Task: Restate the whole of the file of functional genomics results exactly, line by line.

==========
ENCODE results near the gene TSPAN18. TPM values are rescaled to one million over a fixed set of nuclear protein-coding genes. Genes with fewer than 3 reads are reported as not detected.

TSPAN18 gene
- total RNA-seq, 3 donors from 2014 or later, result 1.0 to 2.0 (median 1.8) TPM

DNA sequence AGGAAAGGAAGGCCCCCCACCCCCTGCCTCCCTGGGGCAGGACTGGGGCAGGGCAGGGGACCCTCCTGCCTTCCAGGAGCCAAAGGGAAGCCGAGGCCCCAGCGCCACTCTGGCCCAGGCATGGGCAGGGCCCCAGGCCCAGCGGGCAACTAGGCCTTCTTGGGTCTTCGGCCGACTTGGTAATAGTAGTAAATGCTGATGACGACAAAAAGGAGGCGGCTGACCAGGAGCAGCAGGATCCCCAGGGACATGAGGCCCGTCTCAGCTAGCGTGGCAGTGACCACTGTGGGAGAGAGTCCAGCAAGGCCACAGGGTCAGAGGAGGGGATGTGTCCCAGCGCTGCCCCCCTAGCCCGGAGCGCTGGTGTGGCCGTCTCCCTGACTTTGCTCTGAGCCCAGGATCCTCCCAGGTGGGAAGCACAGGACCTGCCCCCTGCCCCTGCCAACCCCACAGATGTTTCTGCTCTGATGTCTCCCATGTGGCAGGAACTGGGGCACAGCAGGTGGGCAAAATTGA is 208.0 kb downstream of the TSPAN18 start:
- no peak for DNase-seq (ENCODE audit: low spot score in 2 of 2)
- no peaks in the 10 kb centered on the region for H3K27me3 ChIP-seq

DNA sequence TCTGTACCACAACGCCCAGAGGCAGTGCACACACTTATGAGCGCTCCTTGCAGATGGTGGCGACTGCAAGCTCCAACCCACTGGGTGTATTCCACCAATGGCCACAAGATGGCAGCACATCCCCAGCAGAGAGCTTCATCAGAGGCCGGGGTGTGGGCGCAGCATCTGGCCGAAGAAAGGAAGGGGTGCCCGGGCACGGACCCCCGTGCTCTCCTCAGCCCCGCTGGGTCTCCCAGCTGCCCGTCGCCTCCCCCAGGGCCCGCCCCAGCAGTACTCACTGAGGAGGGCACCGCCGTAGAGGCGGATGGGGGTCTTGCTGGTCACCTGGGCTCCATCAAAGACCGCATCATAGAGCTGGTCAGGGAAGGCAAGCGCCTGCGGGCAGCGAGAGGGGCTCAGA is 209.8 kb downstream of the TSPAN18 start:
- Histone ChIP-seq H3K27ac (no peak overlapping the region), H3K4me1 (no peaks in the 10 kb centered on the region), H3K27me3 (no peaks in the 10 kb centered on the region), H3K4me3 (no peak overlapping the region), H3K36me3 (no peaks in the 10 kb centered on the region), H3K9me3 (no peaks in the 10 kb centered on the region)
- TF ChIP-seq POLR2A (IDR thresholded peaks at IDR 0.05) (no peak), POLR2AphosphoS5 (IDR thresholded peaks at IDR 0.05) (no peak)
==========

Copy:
ENCODE results near the gene TSPAN18. TPM values are rescaled to one million over a fixed set of nuclear protein-coding genes. Genes with fewer than 3 reads are reported as not detected.

TSPAN18 gene
- total RNA-seq, 3 donors from 2014 or later, result 1.0 to 2.0 (median 1.8) TPM

DNA sequence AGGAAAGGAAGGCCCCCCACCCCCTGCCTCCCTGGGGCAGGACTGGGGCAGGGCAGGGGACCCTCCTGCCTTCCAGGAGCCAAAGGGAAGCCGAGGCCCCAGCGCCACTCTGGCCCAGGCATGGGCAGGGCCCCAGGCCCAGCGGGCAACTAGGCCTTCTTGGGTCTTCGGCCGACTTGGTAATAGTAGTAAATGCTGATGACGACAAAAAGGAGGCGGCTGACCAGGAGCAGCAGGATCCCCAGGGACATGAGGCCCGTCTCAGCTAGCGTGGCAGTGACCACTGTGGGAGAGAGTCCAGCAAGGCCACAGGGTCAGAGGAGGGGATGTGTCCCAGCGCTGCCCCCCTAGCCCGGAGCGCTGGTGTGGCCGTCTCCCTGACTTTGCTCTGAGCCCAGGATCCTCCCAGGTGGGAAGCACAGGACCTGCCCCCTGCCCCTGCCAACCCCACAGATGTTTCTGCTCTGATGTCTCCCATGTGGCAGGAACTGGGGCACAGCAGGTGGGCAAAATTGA is 208.0 kb downstream of the TSPAN18 start:
- no peak for DNase-seq (ENCODE audit: low spot score in 2 of 2)
- no peaks in the 10 kb centered on the region for H3K27me3 ChIP-seq

DNA sequence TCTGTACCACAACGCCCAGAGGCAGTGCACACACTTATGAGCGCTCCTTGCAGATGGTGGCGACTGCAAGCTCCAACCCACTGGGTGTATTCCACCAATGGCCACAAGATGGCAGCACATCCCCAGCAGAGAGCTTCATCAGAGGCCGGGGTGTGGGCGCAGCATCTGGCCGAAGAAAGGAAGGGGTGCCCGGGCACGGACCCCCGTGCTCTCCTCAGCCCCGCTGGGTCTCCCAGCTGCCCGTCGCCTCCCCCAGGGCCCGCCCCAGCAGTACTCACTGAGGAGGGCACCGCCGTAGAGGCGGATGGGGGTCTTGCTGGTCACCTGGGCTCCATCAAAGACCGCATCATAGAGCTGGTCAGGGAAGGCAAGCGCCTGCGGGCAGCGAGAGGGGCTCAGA is 209.8 kb downstream of the TSPAN18 start:
- Histone ChIP-seq H3K27ac (no peak overlapping the region), H3K4me1 (no peaks in the 10 kb centered on the region), H3K27me3 (no peaks in the 10 kb centered on the region), H3K4me3 (no peak overlapping the region), H3K36me3 (no peaks in the 10 kb centered on the region), H3K9me3 (no peaks in the 10 kb centered on the region)
- TF ChIP-seq POLR2A (IDR thresholded peaks at IDR 0.05) (no peak), POLR2AphosphoS5 (IDR thresholded peaks at IDR 0.05) (no peak)